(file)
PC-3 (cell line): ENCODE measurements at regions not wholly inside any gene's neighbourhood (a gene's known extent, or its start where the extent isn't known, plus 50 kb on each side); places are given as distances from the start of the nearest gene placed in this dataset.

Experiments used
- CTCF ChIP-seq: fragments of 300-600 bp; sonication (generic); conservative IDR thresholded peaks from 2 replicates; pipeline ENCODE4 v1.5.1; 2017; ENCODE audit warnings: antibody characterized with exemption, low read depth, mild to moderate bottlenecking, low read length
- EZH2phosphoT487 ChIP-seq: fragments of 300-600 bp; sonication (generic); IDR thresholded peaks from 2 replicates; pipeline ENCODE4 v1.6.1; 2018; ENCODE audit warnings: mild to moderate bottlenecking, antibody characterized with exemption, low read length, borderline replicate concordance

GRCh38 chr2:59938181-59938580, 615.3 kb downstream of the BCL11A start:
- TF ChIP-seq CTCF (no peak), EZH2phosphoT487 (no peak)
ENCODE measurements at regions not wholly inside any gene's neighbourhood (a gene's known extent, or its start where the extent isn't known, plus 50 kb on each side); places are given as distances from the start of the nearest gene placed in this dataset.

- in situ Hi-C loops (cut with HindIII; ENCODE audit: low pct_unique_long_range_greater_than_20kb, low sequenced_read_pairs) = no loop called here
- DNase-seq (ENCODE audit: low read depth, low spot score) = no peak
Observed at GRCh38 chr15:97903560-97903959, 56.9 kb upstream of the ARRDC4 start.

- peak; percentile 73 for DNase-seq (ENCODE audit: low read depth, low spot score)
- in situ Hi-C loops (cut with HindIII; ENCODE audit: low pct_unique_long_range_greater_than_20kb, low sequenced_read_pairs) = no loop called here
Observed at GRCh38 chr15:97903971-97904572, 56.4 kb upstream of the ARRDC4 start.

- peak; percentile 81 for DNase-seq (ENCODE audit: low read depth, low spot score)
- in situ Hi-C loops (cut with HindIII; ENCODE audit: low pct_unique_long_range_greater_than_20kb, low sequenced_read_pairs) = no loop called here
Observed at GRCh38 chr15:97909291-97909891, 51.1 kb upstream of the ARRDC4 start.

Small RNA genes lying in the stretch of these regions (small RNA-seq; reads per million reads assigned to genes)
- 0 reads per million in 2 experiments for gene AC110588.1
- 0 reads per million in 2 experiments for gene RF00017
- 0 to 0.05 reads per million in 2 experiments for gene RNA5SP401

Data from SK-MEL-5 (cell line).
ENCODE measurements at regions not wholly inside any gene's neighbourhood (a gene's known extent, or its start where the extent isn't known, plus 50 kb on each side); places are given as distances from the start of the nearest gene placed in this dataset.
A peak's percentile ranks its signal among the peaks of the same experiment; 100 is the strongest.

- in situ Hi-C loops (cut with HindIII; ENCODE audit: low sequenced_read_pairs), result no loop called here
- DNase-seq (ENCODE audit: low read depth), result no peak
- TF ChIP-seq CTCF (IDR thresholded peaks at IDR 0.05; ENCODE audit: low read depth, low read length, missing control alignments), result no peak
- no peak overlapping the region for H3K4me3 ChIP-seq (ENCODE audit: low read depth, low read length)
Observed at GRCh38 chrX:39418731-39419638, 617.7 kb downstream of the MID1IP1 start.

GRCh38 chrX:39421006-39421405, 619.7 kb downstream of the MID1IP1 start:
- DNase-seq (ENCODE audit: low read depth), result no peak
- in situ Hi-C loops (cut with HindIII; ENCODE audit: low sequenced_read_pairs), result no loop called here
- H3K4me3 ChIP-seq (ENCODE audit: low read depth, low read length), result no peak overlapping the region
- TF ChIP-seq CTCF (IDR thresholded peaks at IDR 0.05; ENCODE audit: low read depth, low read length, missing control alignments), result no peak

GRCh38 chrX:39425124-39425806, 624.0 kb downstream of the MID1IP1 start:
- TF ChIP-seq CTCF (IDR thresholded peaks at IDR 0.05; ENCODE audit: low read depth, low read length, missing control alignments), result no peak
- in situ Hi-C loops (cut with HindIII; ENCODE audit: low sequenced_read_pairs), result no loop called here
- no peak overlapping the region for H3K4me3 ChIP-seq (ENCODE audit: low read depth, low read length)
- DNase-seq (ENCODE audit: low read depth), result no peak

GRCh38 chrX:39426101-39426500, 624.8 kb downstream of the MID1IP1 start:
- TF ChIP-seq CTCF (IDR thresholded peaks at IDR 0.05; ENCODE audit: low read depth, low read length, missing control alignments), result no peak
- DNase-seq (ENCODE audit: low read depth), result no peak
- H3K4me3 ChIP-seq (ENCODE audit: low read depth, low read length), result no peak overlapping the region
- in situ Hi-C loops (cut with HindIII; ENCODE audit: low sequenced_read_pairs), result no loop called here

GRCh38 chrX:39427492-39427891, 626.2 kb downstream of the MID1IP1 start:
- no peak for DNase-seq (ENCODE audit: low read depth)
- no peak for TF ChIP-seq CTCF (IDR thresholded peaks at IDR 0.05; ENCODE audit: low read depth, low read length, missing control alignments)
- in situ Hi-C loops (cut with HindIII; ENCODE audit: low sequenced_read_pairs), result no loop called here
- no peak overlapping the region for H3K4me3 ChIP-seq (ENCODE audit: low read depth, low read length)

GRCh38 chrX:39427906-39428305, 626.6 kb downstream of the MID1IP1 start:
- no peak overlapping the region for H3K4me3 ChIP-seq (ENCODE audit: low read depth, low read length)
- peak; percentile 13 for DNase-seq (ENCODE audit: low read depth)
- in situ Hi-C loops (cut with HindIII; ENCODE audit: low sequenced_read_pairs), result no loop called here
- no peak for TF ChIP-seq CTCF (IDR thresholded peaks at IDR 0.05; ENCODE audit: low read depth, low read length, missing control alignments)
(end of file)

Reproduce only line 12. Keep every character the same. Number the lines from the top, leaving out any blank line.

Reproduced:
- in situ Hi-C loops (cut with HindIII; ENCODE audit: low pct_unique_long_range_greater_than_20kb, low sequenced_read_pairs) = no loop called here